Image analysis was performed with MATLAB 2018b (MATLAB 2018b, The MathWorks, Inc., Natick, MA, USA).
Statistical analysis was determined using GraphPad Prism 8.1 software (GraphPad Prism version 8.1.0 for Windows, GraphPad Software, San Diego, CA, USA). Statistical tests and P-values are defined in the figure legends. To correct for the small sample size used in this study, we used non-parametric tests throughout. All experiments were independently repeated at least three times.
We thank Prof. T. Graham and A. Sargsyan from the University of Utah for kindly providing us with the Rosella construct, and Prof. R. Jaenisch from the MIT Whitehead Institute for providing the AAVS1 targeting vector. Generation of the Rosella lines was supported by the flow cytometry core of the LCSB bio-imaging platform.
J.C.S. has received research grants from Fonds National de la Recherche de Luxembourg and EU Joint Program—Neurodegenerative Disease Research (INTER/JPND/14/9476148). J.J. and J.W. were supported by a fellowship from the Fonds National de Recherche de Luxembourg (Aides à la Formation-Recherche, AFR). J.J. is also supported by the European Union’s Horizon 2020 Research and Innovation Program (SysMedPD, grant agreement no. 668738) and by a Pelican award from the Fondation du Pelican de Mie et Pierre Hippert-Faber. R.K. and A.G. received funding from the CORE Program of the Fonds National de Recherche de Luxembourg (FNR, MiRisk-PD, C17/BM/11676395). A.G. received funding from the Fonds National de la Recherche within the ATTRACT Program (FNR, Model IPD, FNR9631103). R.K. has also received research grants from Fonds National de la Recherche de Luxembourg within the programs PEARL (FNR/P13/6682797/Krüger) and the National Centre for Excellence in Research (NCER-PD). R.K. received further support from the German Research Council (KR2119/8–1), the European Union’s Horizon 2020 Research and Innovation Program (WIDESPREAD; CENTRE-PD; grant agreement no. 692320) and the Federal Ministry for Education and Research (BMBF; Mito-PD 031 A 430 A). J.J. and J.C.S. are the co-founders of the biotech company OrganoTherapeutics SARL.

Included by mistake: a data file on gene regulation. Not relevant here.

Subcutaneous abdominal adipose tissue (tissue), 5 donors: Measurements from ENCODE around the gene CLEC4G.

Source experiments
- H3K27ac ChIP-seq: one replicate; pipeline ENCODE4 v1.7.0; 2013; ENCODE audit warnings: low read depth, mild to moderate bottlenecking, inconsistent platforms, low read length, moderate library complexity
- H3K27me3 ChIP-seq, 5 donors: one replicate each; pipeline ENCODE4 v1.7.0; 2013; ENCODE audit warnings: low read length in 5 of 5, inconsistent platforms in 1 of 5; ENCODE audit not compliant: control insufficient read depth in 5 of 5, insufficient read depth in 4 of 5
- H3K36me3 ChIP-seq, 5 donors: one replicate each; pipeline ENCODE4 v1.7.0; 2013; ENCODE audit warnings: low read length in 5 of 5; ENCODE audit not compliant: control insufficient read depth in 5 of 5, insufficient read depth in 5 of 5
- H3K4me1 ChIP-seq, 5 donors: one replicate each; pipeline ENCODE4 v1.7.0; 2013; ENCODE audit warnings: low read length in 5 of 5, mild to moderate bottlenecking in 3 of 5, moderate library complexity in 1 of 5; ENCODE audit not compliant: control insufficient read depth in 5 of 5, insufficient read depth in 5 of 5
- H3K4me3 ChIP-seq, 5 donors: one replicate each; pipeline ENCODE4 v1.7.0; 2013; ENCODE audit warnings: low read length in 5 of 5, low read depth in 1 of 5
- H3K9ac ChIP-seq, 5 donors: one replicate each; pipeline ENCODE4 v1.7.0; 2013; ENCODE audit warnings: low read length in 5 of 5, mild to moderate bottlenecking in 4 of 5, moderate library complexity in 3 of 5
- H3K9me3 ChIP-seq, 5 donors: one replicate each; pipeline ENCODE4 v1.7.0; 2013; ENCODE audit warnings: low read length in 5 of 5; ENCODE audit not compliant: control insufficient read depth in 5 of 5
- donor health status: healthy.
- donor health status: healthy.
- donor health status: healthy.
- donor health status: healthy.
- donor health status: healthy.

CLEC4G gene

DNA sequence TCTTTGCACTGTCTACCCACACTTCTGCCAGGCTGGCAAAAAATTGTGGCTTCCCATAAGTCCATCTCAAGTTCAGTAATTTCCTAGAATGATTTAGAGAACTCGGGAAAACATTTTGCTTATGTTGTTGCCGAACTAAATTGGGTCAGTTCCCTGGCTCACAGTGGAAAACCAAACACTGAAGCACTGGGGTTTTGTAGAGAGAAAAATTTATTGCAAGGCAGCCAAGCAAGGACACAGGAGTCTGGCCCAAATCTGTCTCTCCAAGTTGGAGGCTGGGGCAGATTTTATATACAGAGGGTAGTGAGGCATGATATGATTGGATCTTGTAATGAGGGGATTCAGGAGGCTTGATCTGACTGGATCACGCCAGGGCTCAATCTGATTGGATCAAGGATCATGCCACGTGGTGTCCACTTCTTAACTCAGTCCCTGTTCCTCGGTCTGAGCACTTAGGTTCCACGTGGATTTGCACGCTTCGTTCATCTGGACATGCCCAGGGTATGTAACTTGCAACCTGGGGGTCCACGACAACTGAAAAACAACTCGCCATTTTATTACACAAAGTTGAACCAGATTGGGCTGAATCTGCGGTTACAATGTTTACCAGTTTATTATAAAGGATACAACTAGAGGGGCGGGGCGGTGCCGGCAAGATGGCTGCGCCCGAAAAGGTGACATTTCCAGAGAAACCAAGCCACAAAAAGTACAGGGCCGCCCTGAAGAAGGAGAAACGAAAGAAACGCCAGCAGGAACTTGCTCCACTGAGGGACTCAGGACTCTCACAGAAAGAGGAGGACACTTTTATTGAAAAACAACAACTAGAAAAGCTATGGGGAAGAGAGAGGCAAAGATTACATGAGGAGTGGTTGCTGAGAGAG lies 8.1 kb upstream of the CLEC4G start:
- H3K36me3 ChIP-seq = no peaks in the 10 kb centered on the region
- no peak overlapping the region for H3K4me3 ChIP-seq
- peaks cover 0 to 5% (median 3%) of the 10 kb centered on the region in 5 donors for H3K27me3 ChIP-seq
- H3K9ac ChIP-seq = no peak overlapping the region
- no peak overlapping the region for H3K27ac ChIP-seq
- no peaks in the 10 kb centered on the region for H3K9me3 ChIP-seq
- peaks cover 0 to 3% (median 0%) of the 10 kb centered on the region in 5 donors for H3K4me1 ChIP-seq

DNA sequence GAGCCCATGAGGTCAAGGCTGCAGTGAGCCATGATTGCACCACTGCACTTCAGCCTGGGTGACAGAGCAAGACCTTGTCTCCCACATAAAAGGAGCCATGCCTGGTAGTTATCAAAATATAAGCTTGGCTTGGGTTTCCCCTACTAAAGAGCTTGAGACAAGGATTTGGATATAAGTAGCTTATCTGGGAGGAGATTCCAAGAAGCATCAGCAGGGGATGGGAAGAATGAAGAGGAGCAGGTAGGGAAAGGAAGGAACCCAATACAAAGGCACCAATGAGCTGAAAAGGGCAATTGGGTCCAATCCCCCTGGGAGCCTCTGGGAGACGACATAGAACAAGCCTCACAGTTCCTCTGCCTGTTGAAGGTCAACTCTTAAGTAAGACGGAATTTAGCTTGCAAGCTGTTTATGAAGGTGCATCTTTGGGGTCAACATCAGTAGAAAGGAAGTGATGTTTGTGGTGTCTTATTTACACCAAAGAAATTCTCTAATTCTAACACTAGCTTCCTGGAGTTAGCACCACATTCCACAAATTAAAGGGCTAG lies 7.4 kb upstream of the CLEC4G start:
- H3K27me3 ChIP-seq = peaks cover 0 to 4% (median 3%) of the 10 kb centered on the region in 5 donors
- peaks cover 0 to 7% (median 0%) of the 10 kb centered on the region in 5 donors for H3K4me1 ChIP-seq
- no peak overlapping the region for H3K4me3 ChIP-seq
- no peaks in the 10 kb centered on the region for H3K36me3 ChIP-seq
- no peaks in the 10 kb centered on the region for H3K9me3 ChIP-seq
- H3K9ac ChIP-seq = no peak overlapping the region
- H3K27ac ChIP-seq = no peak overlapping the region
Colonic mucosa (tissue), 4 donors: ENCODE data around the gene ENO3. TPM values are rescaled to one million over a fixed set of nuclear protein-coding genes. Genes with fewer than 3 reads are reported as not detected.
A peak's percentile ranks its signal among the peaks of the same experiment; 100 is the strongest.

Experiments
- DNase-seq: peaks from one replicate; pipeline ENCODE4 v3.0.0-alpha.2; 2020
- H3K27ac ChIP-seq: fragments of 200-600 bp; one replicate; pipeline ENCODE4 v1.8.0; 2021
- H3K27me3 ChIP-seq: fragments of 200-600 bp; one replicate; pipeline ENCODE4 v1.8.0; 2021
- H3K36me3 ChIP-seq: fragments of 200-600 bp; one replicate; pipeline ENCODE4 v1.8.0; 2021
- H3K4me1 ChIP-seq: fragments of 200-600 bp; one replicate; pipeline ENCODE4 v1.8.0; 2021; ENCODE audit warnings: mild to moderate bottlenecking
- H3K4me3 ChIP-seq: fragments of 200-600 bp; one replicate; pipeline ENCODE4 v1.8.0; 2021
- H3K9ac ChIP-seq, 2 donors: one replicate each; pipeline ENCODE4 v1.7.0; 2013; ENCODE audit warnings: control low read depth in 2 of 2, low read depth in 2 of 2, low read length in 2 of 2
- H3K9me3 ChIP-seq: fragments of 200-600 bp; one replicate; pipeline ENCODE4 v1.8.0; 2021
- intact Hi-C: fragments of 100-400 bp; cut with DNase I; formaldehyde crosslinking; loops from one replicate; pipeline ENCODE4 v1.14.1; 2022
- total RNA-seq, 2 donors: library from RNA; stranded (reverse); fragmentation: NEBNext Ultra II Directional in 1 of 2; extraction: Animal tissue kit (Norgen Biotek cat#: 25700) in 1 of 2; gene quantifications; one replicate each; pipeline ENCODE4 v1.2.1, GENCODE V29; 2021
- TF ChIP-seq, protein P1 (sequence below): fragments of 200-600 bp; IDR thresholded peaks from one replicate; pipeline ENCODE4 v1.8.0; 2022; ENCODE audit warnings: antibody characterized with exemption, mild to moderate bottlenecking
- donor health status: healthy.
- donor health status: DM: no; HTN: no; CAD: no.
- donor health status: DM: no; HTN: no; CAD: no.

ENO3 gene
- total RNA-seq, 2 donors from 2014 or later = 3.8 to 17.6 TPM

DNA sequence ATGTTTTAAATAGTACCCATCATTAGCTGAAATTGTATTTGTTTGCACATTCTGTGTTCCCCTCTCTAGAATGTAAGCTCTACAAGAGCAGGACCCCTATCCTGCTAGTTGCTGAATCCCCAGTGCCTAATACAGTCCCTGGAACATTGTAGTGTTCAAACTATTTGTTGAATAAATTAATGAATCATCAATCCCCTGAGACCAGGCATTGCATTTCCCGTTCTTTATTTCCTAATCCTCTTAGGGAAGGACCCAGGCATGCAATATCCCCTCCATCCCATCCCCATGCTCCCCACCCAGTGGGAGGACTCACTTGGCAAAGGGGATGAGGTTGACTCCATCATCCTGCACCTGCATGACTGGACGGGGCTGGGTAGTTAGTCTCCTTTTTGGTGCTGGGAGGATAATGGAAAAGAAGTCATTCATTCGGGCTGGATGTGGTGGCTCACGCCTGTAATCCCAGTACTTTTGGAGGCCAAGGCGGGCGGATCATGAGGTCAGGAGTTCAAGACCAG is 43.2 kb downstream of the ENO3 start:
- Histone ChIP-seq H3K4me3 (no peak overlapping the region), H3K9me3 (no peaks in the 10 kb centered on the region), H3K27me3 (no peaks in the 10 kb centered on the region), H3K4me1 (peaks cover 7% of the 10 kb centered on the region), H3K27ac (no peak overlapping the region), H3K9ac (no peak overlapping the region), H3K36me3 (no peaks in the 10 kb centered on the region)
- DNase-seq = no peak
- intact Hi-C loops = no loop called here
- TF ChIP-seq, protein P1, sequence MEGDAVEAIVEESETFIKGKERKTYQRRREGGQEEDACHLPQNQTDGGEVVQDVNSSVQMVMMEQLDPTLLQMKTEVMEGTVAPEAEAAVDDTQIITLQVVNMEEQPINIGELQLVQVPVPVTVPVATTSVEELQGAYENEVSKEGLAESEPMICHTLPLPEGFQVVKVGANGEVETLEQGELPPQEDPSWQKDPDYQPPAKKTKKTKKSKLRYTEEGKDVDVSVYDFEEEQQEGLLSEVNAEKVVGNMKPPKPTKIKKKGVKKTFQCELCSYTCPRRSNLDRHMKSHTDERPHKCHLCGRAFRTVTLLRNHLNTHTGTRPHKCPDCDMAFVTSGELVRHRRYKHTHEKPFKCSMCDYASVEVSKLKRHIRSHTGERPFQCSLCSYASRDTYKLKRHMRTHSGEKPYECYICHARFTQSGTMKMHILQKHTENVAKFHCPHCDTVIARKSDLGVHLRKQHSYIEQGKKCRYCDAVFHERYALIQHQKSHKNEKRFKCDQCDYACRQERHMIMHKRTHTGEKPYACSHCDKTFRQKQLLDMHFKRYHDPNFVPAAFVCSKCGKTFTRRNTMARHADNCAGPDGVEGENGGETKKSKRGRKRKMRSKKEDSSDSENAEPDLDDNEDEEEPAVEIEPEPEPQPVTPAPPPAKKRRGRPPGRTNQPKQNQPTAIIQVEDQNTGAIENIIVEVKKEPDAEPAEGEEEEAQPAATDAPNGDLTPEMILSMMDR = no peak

Conflict of Interest statement. J.J. and J.C.S. are co-founders of the biotech company OrganoTherapeutics SARL.